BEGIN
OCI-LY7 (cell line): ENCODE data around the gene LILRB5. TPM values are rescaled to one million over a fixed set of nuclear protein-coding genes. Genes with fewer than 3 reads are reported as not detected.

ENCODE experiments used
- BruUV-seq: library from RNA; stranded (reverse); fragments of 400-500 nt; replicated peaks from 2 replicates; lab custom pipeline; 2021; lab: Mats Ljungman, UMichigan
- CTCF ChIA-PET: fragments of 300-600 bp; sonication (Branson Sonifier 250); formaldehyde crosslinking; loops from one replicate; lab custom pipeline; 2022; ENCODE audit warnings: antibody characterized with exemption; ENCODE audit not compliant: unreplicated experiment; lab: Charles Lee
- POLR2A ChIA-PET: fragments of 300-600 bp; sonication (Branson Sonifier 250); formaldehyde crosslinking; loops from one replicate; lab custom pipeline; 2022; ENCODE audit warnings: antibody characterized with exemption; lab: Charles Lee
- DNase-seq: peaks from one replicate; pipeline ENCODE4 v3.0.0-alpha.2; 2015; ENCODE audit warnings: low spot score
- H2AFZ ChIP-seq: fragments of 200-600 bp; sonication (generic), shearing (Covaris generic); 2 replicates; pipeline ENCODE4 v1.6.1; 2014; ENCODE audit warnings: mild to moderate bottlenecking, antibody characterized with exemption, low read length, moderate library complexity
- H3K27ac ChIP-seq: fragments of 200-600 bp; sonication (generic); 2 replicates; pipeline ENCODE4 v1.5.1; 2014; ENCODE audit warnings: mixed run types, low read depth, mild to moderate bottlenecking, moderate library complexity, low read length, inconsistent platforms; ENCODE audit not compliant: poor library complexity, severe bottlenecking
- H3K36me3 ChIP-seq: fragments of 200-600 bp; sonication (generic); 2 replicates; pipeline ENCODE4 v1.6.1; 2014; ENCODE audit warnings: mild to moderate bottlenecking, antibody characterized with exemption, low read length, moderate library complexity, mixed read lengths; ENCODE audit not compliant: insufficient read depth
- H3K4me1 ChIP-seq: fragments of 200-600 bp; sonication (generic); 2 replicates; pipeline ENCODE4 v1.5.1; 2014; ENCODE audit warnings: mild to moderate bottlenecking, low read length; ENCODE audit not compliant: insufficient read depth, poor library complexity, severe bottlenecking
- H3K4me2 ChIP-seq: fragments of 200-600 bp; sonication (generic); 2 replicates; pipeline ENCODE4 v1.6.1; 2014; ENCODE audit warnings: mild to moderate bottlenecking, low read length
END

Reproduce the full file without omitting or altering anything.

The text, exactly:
OCI-LY7 (cell line): ENCODE data around the gene LILRB5. TPM values are rescaled to one million over a fixed set of nuclear protein-coding genes. Genes with fewer than 3 reads are reported as not detected.

ENCODE experiments used
- BruUV-seq: library from RNA; stranded (reverse); fragments of 400-500 nt; replicated peaks from 2 replicates; lab custom pipeline; 2021; lab: Mats Ljungman, UMichigan
- CTCF ChIA-PET: fragments of 300-600 bp; sonication (Branson Sonifier 250); formaldehyde crosslinking; loops from one replicate; lab custom pipeline; 2022; ENCODE audit warnings: antibody characterized with exemption; ENCODE audit not compliant: unreplicated experiment; lab: Charles Lee
- POLR2A ChIA-PET: fragments of 300-600 bp; sonication (Branson Sonifier 250); formaldehyde crosslinking; loops from one replicate; lab custom pipeline; 2022; ENCODE audit warnings: antibody characterized with exemption; lab: Charles Lee
- DNase-seq: peaks from one replicate; pipeline ENCODE4 v3.0.0-alpha.2; 2015; ENCODE audit warnings: low spot score
- H2AFZ ChIP-seq: fragments of 200-600 bp; sonication (generic), shearing (Covaris generic); 2 replicates; pipeline ENCODE4 v1.6.1; 2014; ENCODE audit warnings: mild to moderate bottlenecking, antibody characterized with exemption, low read length, moderate library complexity
- H3K27ac ChIP-seq: fragments of 200-600 bp; sonication (generic); 2 replicates; pipeline ENCODE4 v1.5.1; 2014; ENCODE audit warnings: mixed run types, low read depth, mild to moderate bottlenecking, moderate library complexity, low read length, inconsistent platforms; ENCODE audit not compliant: poor library complexity, severe bottlenecking
- H3K36me3 ChIP-seq: fragments of 200-600 bp; sonication (generic); 2 replicates; pipeline ENCODE4 v1.6.1; 2014; ENCODE audit warnings: mild to moderate bottlenecking, antibody characterized with exemption, low read length, moderate library complexity, mixed read lengths; ENCODE audit not compliant: insufficient read depth
- H3K4me1 ChIP-seq: fragments of 200-600 bp; sonication (generic); 2 replicates; pipeline ENCODE4 v1.5.1; 2014; ENCODE audit warnings: mild to moderate bottlenecking, low read length; ENCODE audit not compliant: insufficient read depth, poor library complexity, severe bottlenecking
- H3K4me2 ChIP-seq: fragments of 200-600 bp; sonication (generic); 2 replicates; pipeline ENCODE4 v1.6.1; 2014; ENCODE audit warnings: mild to moderate bottlenecking, low read length